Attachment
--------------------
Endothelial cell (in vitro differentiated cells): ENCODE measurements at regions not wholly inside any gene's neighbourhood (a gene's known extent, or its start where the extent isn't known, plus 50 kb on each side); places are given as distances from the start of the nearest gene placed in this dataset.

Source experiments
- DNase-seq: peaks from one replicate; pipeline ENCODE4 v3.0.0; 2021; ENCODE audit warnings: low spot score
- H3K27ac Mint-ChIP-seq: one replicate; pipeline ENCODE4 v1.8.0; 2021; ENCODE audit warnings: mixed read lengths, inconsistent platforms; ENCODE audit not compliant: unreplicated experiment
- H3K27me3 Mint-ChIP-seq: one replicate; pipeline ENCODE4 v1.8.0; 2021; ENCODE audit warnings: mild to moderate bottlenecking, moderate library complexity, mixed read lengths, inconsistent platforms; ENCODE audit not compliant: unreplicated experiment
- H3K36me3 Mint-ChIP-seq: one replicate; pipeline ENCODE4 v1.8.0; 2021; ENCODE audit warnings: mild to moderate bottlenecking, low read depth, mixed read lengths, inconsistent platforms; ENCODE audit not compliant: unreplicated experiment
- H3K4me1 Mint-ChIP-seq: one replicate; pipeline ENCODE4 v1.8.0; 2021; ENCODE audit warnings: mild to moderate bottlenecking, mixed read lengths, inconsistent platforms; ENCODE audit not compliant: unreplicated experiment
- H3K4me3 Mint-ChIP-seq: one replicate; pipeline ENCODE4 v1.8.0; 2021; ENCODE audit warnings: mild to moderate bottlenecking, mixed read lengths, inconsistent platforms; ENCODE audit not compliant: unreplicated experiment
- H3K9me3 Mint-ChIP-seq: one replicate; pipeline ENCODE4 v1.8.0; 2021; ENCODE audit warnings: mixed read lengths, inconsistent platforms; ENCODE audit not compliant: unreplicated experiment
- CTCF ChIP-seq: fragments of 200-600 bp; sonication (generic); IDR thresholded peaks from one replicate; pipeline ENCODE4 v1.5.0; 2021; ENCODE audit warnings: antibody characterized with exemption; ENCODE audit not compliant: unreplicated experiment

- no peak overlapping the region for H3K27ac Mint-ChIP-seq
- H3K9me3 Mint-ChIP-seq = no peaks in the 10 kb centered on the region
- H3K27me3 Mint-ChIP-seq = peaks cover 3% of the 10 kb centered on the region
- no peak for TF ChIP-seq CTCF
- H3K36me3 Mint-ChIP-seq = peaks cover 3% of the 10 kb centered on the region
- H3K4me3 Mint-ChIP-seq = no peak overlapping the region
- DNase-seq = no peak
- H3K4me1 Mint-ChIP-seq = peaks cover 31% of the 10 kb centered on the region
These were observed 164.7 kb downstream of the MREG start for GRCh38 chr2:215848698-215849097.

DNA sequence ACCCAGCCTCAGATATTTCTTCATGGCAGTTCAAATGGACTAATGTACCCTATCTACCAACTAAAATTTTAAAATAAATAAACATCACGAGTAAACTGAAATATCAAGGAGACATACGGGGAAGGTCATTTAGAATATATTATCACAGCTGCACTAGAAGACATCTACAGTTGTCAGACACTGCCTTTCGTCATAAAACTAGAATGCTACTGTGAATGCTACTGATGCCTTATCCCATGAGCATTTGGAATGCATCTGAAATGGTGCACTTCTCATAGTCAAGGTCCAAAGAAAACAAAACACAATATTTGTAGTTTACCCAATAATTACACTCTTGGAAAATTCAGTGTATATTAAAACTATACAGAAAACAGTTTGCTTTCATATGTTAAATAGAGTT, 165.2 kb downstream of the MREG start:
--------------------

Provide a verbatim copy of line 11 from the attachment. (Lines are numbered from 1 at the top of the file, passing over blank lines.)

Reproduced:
- no peak overlapping the region for H3K27ac Mint-ChIP-seq